It is known that with the of the decrease temperature - the soil resistivity increases. So for clay loam at 10 ° C it does not exceed 100 Ohm * m, but at a temperature of -10 ° C it can reach up to 500 - 1000 Ohm * m.
Relation of soil resistivity (clay loam) to its temperature (data from the IEEE Std 142-1991):
This chart clearly shows that at a temperature below zero, the ground dramatically increases its resistivity, which is connected with the transition of water into another aggregate state (from liquid to solid) - the processes of transmission of charges by the salt ions and acid / alkaline residuals almost stop.
For the frozen ground, the temperature of which is ALWAYS -5 -3 ° C, resistivity of 10-50 thousand ohm * m is indicative.
To achieve the required earth resistance in such conditions - it is necessary to mount a number of grounding electrodes ten times more than the number of electrodes required in the normal ground. That is, not 4 - 6 electrodes, but 40 - 60. But that is often impossible.
Beside extremely high resistivity, for permafrost soil is characterized by such a property as "ejection" of any foreign objects. That is the ground conductor mounted in the area of permafrost will be ejected out of this zone in some time (in a few years).
It practically looks like the rise of the ground electrode out of the ground.
The photo shows electrodes 2 meters deep with a welded connecting conductor. The height above the ground level is about 80-90 cm. Prior to that (2-3 years ago), the whole construction was at the depth of 0.5 meters BELOW the ground level.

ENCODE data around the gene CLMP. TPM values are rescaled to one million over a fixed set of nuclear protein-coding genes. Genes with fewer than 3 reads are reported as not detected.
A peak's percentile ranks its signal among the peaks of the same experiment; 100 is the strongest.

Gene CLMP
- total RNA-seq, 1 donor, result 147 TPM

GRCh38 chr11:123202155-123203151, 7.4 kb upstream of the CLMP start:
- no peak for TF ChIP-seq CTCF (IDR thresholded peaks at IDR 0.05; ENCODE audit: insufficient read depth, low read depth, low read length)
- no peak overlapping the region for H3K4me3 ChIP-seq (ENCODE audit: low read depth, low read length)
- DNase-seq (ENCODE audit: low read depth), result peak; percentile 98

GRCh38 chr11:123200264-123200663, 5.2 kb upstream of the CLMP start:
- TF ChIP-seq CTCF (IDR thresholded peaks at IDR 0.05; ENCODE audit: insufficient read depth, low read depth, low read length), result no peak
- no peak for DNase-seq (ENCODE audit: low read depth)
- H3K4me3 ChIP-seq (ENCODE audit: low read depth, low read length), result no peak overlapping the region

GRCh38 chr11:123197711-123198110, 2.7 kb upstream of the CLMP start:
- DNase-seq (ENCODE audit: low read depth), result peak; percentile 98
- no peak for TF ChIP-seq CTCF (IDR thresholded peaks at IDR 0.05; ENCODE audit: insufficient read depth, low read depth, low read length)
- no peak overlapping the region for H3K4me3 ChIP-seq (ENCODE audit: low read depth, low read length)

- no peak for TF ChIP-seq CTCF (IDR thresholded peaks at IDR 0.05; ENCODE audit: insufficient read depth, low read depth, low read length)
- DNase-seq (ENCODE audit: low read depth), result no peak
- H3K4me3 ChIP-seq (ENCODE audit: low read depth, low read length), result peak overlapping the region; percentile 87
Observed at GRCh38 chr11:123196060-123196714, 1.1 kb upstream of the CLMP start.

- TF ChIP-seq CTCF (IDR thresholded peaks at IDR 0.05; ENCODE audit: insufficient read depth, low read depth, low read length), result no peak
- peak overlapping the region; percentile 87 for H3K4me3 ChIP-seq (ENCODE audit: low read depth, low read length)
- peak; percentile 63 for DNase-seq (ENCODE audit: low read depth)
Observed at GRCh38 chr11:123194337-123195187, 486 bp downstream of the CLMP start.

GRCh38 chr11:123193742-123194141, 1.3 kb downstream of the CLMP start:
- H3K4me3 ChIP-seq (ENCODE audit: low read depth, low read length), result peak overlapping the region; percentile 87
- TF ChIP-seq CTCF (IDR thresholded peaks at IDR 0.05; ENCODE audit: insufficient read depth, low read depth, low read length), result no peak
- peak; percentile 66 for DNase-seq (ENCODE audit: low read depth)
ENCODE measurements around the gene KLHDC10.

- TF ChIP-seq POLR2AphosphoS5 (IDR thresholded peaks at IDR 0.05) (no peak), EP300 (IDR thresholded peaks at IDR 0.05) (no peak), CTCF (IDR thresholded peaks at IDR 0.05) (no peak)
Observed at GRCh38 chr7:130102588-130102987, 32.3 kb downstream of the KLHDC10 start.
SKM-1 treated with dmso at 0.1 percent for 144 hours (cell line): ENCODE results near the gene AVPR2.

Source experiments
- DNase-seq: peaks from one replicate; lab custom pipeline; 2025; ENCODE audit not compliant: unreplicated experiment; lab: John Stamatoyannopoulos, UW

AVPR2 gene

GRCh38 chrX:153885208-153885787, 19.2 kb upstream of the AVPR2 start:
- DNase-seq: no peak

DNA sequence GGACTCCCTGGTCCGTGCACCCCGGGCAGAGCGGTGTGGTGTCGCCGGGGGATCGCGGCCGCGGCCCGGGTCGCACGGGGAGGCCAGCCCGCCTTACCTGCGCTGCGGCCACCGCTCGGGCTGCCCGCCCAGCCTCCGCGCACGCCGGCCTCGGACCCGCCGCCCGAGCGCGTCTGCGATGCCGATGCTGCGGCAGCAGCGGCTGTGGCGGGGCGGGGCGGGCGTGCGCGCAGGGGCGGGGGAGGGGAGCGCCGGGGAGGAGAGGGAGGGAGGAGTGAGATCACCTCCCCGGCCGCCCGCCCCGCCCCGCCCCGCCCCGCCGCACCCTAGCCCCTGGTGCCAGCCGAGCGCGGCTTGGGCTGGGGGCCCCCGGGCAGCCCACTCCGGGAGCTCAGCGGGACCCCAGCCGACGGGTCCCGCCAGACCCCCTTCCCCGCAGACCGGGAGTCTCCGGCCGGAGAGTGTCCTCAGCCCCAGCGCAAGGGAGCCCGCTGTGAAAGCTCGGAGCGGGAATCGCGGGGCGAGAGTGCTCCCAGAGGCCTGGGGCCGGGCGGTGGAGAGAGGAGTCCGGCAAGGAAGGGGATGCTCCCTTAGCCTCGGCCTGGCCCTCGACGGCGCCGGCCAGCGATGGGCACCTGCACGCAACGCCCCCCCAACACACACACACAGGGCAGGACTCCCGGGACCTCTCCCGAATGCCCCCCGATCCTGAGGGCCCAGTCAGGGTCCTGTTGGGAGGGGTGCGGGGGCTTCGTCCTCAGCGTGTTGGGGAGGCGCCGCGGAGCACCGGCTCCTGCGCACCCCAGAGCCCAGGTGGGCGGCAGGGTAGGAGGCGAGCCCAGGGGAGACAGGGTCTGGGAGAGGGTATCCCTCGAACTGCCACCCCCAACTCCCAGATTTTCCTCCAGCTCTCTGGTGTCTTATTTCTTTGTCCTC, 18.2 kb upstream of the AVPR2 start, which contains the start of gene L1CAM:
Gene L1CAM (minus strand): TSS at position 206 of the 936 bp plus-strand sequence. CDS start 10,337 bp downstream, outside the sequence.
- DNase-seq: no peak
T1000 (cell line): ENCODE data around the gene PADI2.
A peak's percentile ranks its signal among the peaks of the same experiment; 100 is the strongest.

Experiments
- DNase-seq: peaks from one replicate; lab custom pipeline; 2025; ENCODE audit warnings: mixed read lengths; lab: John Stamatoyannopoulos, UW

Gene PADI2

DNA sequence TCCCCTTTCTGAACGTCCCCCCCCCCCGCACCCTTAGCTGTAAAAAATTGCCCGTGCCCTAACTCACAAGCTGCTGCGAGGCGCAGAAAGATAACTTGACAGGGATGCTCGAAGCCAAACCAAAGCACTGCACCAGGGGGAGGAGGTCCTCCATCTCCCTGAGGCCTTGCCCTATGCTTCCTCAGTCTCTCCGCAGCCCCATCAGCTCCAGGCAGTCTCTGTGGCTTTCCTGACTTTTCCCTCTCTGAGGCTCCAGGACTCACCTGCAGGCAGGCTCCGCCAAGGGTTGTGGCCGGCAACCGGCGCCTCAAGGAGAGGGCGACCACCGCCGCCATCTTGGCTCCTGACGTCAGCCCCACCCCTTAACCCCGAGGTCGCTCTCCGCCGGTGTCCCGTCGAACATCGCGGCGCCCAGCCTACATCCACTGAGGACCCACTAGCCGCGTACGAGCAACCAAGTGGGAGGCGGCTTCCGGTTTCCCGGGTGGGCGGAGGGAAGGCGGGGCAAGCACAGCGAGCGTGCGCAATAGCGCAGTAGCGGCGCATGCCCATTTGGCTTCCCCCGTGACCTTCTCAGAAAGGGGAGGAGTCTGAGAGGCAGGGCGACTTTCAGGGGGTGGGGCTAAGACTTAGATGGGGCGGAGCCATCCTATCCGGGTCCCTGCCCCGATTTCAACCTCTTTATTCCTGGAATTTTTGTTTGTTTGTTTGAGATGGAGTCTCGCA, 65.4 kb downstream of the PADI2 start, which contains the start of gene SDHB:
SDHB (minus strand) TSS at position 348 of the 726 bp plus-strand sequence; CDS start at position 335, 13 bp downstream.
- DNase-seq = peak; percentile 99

Summer 2007, Yakutsk. The depth of the zone of permafrost fire-setting = 1.5 - 2 meters. The depth of the permafrost zone = up to 2 km below the ground level.
The main method of grounding in permafrost
Considering the complexities of grounding in permafrost, the following decision is used to organize a grounding electrode - soil salinization.
It is adding of such a volume of ordinary sodium salt NaCl, which allows to reduce the soil resistivity around the electrodes to the required level.
Disadvantages of this solution:
- Salt causes a very severe corrosion of the electrode material (usually steel). Therefore, these electrodes serve not more than 2-5 years.
- Salt leaching from the soil with moisture in the spring and after rains, lowering the electrolyte concentration in the ground,reduces the effective electrode performance up to 1-2 years.
With the development of technologies and materials, it became possible to overcome the two disadvantages of salinization at the development of electrolytic grounding ZANDZ.
Besides salinization, such a complex and expensive technique as soil replacement is sometimes used for grounding in permafrost. It is carried out by removing the natural soil and filling the resulting volume by the other ground, having low resistivity (see Table soil resistivity). Due to the low initial resistance such ground won't increase its resistivity too much when freezing and conventional ground conductors , placed in it, will give the required earthing resistance any time of the year.
Due to the need to replace a significant amount of soil and great distance between the objects (in most cases) - the cost of such operations is very high. And because of the need to move large amounts of soil - works can be impossible.
Modern technological solution
For reliable and high-quality grounding in permafrost soils it is recommended to use ready-made kits of electrolytic grounding ZANDZ.